Finally, in United States v. Loew's Inc., 371 U.S. 38, at 45, 83 S. Ct. 97 at 102, 9 L. Ed. 2d 11 (1962), the watered-down Times-Picayune test was abandoned and the Court stated:

"Market dominancesome power to control price and to exclude competition is by no means the only test of whether the seller has the requisite economic power. Even absent a showing of market dominance, the crucial economic power may be inferred from the tying product's desirability to consumers or from uniqueness in its attributes." (Footnote omitted.)

Against the foregoing background, I proceed to the issues involved herein.

What Kemper Must Prove

In order to succeed, Kemper must prove

(a) the existence of a tying arrangement as defined by law to which arrangement Kemper was compelled to become a party;

(b) that ABC had "sufficient economic power to impose an appreciable restraint on free competition in the tied product", Northern Pac. Ry. v. United States, supra, 356 U.S. at 11, 78 S. Ct. at 521;

(c) that a "not insubstantial" amount of interstate commerce was affected; and

(d) failing proof of (b) and (c), that the tying arrangement constituted an unreasonable restraint.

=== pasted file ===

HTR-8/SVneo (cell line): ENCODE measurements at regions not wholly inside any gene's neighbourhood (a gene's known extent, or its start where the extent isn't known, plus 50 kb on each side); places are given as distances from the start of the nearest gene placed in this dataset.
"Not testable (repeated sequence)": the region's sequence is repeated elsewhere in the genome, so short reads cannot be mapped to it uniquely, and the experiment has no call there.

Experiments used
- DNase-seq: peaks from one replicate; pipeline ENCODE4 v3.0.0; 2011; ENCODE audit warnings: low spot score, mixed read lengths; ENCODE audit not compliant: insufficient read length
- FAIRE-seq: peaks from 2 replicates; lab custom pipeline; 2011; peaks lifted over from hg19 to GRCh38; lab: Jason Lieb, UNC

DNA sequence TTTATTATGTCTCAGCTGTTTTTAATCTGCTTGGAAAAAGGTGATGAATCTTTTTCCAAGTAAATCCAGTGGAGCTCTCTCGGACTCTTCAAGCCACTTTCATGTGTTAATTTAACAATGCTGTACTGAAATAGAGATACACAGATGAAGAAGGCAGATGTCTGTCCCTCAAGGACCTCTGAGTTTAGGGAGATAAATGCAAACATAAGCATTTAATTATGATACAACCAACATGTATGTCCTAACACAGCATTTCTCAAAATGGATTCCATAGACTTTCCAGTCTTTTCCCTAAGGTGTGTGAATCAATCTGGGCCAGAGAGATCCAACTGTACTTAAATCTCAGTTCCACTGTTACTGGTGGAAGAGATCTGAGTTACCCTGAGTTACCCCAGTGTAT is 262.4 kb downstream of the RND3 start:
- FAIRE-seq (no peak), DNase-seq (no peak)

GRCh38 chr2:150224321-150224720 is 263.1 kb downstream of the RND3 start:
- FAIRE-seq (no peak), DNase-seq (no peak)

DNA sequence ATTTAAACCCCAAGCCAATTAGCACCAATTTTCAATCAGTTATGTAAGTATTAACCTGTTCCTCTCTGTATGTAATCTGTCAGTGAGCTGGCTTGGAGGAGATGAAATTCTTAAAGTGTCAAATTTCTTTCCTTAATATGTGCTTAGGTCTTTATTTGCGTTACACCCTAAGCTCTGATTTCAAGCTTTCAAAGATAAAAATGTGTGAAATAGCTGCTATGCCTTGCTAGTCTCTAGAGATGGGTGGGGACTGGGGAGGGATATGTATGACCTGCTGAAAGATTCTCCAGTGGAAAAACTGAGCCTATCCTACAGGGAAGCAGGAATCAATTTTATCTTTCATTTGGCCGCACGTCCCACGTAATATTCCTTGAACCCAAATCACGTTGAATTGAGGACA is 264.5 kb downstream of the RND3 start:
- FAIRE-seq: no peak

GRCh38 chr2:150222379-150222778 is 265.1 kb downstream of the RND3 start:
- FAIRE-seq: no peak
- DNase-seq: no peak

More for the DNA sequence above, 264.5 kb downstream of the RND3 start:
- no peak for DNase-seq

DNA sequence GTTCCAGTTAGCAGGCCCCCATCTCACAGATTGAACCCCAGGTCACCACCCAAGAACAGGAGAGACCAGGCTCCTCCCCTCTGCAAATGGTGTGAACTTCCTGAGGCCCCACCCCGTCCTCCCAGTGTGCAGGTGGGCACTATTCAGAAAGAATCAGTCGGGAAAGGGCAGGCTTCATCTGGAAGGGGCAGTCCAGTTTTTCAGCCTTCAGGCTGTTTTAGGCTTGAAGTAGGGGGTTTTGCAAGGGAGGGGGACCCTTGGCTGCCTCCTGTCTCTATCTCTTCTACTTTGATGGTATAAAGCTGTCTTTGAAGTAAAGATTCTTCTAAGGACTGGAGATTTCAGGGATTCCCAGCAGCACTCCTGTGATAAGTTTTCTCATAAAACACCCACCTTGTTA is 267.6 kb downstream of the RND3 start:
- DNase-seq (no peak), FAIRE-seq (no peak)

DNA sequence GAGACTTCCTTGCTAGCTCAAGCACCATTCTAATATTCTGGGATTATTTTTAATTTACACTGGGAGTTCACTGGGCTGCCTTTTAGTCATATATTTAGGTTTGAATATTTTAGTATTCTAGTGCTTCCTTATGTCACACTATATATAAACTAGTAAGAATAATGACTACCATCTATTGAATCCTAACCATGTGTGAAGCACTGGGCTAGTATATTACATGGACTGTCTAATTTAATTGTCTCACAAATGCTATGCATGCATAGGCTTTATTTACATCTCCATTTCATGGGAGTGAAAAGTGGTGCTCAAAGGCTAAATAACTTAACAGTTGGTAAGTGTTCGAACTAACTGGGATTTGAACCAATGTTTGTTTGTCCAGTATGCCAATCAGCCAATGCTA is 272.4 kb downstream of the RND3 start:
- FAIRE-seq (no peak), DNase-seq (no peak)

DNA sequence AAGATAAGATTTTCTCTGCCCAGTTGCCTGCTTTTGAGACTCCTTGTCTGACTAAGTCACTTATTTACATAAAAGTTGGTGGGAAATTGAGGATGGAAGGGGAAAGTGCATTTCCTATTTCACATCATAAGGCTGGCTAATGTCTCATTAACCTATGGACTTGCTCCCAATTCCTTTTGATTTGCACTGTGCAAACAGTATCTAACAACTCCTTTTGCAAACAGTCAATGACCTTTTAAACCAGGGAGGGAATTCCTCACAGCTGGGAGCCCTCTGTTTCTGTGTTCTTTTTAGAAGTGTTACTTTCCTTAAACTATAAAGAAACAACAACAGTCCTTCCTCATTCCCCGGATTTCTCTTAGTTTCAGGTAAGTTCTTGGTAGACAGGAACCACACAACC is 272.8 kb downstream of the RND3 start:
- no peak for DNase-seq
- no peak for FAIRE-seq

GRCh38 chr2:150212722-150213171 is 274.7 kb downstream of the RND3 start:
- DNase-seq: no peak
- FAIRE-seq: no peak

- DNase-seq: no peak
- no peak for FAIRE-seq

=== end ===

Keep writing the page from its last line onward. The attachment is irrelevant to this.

Was There a Tying Arrangement?

ABC contends that the facts of the case demonstrate there was no "tie-in" sale as alleged in the complaint due to (a) the complete absence of separate "products" or "services" within the meaning of anti-trust case law, and (b) the complete absence of the necessary element of coercion sufficient to support the concept of such a sale under such law.

The Supreme Court has stated in Times-Picayune Publishing Co. v. United States, supra, 345 U.S. at 614, 73 S. Ct. at 883, that the "common core" of unlawful tying arrangements "is the forced purchase of a second distinct commodity with the desired purchase of a dominant `tying' product, resulting in economic harm to competition in the `tied' market."

A tying arrangement has also been defined as "an agreement by a party to sell one product but only on the condition that the buyer also purchases a different (or tied) product * * *." Northern Pac. Ry. v. United States, supra, 356 U.S. at 5, 78 S. Ct. at 518.